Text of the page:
This course will explore the creative contributions that American Jews have made to the art of motion pictures, as well as the manner in which they have influenced and shaped the motion picture industry both on-screen and behind the camera.  Through a representative sample of Hollywood studio and independent films, we will examine how Jewish filmmakers have explored many of the central issues in American life and culture and, more specifically, how their works have reflected the lives and concerns of American Jews. Additionally, film language and technique will be analyzed. Many of the American motion picture industry’s founding fathers were Jews who came to the United States from Eastern Europe.  Many Hollywood stars, directors, and writers also were Jewish. This course will touch upon the manner in which the roots and ethnic identities of these men and women impacted on their careers, shaped the style and content of the films they made, and influenced the evolution of the motion picture industry. Artful cinematic approaches from their native lands, such as German Expressionism and Soviet montage theory, also contributed to the creation of a uniquely American style of filmmaking; the dark, fatalist humor of the shtetl would blossom in the hands of writers and filmmakers from Mel Brooks, Neil Simon and Woody Allen to the Coen Brothers. The course also will underscore the manner in which ethnicity and religion became factors in the Hollywood Blacklist of the late 1940s-1950s. Only one version of A HIS 225 or A JST 225 may be taken for credit. (AR)
Instructor: Robert Edelman

A His 259 (Class # 1259)
History of Women and Social Change (3)
With an emphasis on the diversity of U.S. women, this course examines the social, historical, and economic forces that have shaped U.S. women's lives from about 1800-1970 and the contexts within which women have participated in and sometimes led social and political movements. (USHIS)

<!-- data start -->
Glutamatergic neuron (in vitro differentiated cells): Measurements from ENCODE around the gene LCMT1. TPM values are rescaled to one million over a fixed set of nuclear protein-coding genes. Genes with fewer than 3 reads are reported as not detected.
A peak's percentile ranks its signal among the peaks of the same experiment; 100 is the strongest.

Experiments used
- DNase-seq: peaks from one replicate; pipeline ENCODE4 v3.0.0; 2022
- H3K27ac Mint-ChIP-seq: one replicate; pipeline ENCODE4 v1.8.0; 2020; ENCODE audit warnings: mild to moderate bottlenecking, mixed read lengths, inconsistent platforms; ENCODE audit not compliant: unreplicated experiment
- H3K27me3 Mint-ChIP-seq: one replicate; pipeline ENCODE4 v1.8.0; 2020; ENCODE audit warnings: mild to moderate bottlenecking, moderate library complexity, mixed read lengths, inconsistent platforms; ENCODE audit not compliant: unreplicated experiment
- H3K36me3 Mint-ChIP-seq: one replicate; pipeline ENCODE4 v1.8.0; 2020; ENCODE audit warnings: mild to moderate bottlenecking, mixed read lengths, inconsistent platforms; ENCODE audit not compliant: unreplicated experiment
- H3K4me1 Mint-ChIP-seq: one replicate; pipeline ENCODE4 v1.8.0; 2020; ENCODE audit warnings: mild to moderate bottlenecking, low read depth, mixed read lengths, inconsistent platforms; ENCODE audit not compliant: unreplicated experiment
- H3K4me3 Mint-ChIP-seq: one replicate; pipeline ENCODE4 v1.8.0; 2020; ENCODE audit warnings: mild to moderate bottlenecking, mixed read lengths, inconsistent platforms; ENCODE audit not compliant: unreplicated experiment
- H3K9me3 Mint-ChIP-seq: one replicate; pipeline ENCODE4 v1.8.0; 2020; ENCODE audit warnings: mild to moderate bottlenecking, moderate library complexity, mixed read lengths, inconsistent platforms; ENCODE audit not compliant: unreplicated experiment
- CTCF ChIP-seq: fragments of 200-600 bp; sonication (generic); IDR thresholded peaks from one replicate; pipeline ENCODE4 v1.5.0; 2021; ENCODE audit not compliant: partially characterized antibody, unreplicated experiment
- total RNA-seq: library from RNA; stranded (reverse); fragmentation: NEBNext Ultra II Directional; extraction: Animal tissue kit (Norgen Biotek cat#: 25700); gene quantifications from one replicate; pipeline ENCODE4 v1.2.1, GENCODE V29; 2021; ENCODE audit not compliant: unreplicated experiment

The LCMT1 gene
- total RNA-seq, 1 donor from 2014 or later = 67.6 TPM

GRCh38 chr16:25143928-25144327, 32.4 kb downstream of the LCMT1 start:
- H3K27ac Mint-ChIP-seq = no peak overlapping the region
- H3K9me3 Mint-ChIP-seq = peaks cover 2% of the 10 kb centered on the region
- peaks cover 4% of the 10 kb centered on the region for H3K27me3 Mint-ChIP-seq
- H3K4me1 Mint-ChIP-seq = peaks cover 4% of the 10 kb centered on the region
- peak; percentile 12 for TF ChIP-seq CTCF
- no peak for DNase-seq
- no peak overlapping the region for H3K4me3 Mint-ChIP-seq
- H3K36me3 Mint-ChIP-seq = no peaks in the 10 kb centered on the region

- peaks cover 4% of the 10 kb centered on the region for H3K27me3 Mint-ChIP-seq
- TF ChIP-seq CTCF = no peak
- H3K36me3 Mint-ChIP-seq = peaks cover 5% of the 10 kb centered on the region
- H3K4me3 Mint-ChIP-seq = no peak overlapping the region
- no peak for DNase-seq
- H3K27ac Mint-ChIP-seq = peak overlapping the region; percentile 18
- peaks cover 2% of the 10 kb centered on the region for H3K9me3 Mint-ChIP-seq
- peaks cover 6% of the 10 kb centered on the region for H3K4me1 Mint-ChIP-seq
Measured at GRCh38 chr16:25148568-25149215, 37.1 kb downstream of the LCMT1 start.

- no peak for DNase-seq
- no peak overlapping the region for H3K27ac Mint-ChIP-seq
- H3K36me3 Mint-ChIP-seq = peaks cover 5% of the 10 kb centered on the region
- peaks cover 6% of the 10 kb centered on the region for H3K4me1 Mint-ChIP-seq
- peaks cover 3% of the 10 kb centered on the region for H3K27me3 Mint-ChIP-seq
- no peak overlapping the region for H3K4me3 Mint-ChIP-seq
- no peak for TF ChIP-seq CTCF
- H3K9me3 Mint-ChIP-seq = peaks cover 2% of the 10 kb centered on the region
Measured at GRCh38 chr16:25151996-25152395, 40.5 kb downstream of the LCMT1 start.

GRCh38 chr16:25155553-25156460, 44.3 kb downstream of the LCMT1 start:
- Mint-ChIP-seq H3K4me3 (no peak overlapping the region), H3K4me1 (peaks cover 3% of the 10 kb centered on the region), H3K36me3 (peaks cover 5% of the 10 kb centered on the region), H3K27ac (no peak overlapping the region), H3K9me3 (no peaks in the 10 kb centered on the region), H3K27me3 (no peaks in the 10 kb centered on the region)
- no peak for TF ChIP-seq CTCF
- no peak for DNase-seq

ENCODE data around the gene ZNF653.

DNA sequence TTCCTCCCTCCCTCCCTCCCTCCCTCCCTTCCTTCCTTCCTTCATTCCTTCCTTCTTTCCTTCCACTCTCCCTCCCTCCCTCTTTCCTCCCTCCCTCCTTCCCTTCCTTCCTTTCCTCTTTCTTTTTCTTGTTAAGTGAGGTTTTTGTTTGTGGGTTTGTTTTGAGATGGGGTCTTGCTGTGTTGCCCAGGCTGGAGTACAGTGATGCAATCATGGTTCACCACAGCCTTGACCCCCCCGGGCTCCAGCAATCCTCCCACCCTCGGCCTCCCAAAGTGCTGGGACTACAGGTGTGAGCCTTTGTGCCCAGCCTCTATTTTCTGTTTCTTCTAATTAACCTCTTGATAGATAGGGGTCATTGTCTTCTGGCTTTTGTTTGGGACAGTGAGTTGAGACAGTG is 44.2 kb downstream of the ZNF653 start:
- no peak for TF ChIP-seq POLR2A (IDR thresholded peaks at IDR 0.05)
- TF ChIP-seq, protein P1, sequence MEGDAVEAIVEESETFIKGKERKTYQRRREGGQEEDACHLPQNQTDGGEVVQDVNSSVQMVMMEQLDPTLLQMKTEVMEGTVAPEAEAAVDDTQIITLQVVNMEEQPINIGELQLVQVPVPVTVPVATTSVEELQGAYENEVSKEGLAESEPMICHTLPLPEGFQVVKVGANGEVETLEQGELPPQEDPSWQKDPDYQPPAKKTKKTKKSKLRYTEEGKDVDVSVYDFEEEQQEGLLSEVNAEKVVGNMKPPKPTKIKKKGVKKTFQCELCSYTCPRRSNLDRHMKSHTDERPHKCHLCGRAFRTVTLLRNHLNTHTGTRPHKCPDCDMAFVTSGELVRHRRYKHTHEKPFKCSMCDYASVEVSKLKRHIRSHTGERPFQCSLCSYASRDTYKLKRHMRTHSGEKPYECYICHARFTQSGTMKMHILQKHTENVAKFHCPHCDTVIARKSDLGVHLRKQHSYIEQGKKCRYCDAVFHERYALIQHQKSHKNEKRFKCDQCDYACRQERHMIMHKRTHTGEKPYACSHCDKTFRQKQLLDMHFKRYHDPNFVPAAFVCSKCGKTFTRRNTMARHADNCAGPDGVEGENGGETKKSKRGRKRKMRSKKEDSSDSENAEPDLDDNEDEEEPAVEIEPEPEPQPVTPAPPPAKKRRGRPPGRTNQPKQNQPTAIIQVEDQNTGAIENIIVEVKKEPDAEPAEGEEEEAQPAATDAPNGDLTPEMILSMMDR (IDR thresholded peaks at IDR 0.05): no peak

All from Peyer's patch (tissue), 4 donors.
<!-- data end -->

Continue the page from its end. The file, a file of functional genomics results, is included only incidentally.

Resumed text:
Instructor: Sarah Pacelli

A His 263 (Class # 1009)
Art, Music and History I (3)
"Art, Music, and History I" is a survey of European culture from ancient Greece through the Renaissance, which examines the many historical contexts that underlie art and music. Students do not need any background in the arts, as this is a course we will build from the ground up by first exploring the questions: What is art? Is it necessary? Where does it come from? Why is it important? And "What does it mean?" Our world is filled with art and music, and it did not get that way by accident. Broadly speaking, this is a course about cultural history, or how people live their lives in society--what they think, what they value, and what they do. If you can understand these basic ideas within your own life, then you will be able to understand them in history and vice versa. Although our focus here is on the arts, it is important to emphasize that we will study them within the political, social, economic and technological backgrounds from which they sprang and which they also influenced. Hopefully, you will see art, music, history and the world around you in ways you never thought possible. (AR HU IP)
Instructor: Anthony Anadio    

A His 300 (Class # 1003)
The History of American Indians and the United States (3)
A detailed survey of the history of Native Americans, particularly those now within the territory of the United States, as communities and nations, from earliest history to the present. Prerequisite(s): A HIS 100 or A HIS 100Z. (USHIS)
Instructor: Kwinn Doran

A His 346 (Class # 1176)
History of England I (3)
The historical development of English society and government from early times to the 17th century. A His 346Z is the writing intensive version of A His 346; only one may be taken for credit. Prerequisite(s): junior or senior class standing, or 3 credits in history. (IP)
Instructor: Patrick Nold

A His 390 (Class # 1024)
"That '70s" Class: America 1968-1984 (3)